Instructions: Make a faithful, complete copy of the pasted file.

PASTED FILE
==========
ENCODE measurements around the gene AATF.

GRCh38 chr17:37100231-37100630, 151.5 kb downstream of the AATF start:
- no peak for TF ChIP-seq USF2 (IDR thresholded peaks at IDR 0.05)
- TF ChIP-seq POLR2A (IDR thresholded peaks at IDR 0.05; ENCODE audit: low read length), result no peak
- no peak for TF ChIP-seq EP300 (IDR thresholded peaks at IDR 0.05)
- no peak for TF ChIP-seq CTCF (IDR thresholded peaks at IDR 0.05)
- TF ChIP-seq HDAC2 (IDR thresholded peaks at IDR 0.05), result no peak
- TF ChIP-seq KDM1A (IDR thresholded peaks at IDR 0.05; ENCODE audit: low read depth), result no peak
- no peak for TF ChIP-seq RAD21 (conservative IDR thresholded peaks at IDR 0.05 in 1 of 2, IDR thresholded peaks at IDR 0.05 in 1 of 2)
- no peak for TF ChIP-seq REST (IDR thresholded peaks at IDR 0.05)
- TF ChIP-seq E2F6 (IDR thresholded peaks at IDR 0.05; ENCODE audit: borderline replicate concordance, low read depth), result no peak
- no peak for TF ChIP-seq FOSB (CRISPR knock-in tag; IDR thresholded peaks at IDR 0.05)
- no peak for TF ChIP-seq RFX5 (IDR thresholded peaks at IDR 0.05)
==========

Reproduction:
ENCODE measurements around the gene AATF.

GRCh38 chr17:37100231-37100630, 151.5 kb downstream of the AATF start:
- no peak for TF ChIP-seq USF2 (IDR thresholded peaks at IDR 0.05)
- TF ChIP-seq POLR2A (IDR thresholded peaks at IDR 0.05; ENCODE audit: low read length), result no peak
- no peak for TF ChIP-seq EP300 (IDR thresholded peaks at IDR 0.05)
- no peak for TF ChIP-seq CTCF (IDR thresholded peaks at IDR 0.05)
- TF ChIP-seq HDAC2 (IDR thresholded peaks at IDR 0.05), result no peak
- TF ChIP-seq KDM1A (IDR thresholded peaks at IDR 0.05; ENCODE audit: low read depth), result no peak
- no peak for TF ChIP-seq RAD21 (conservative IDR thresholded peaks at IDR 0.05 in 1 of 2, IDR thresholded peaks at IDR 0.05 in 1 of 2)
- no peak for TF ChIP-seq REST (IDR thresholded peaks at IDR 0.05)
- TF ChIP-seq E2F6 (IDR thresholded peaks at IDR 0.05; ENCODE audit: borderline replicate concordance, low read depth), result no peak
- no peak for TF ChIP-seq FOSB (CRISPR knock-in tag; IDR thresholded peaks at IDR 0.05)
- no peak for TF ChIP-seq RFX5 (IDR thresholded peaks at IDR 0.05)